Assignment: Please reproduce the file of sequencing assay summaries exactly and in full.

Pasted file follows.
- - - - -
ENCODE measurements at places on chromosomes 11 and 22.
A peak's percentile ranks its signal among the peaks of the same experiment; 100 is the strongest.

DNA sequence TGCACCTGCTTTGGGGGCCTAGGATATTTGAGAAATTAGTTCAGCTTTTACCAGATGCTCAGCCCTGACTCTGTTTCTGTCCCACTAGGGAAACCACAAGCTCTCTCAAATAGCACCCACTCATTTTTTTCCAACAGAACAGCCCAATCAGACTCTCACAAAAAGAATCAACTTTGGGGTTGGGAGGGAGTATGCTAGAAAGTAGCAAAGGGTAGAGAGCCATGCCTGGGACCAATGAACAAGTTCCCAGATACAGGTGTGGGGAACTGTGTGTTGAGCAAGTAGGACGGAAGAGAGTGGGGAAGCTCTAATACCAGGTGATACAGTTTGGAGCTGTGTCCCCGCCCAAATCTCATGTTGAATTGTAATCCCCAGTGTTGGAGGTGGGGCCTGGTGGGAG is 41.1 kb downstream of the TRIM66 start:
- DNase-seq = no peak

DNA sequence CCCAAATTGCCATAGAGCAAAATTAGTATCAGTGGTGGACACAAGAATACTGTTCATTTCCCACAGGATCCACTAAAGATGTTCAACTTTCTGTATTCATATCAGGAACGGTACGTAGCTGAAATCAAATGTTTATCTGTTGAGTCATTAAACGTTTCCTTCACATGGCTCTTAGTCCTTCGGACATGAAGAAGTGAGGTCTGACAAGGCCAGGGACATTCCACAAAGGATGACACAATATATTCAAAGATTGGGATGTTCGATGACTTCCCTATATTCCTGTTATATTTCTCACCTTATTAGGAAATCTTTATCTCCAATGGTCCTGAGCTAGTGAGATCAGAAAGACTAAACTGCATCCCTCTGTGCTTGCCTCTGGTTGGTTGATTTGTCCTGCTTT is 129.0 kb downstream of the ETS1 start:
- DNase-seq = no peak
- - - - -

ENCODE measurements at places on chromosomes 11 and 22.
A peak's percentile ranks its signal among the peaks of the same experiment; 100 is the strongest.

DNA sequence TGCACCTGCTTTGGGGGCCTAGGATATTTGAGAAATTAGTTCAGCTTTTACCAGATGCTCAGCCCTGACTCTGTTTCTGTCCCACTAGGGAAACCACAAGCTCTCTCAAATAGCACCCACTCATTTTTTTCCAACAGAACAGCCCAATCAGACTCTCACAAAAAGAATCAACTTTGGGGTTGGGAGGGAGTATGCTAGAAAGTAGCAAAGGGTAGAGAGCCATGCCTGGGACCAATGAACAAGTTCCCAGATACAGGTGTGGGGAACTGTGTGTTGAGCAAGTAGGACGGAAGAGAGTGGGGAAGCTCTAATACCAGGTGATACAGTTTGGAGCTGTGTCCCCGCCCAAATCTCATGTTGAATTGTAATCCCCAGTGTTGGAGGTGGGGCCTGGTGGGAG is 41.1 kb downstream of the TRIM66 start:
- DNase-seq = no peak

DNA sequence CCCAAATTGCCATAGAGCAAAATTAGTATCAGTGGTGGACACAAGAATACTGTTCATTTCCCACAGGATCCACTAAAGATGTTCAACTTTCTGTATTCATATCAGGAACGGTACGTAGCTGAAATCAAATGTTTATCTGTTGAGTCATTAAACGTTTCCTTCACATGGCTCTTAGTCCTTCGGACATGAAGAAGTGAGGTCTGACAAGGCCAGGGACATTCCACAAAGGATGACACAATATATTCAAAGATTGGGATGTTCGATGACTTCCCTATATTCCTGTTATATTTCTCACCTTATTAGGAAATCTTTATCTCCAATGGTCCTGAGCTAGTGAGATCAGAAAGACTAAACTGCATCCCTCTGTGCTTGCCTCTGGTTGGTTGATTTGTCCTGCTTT is 129.0 kb downstream of the ETS1 start:
- DNase-seq = no peak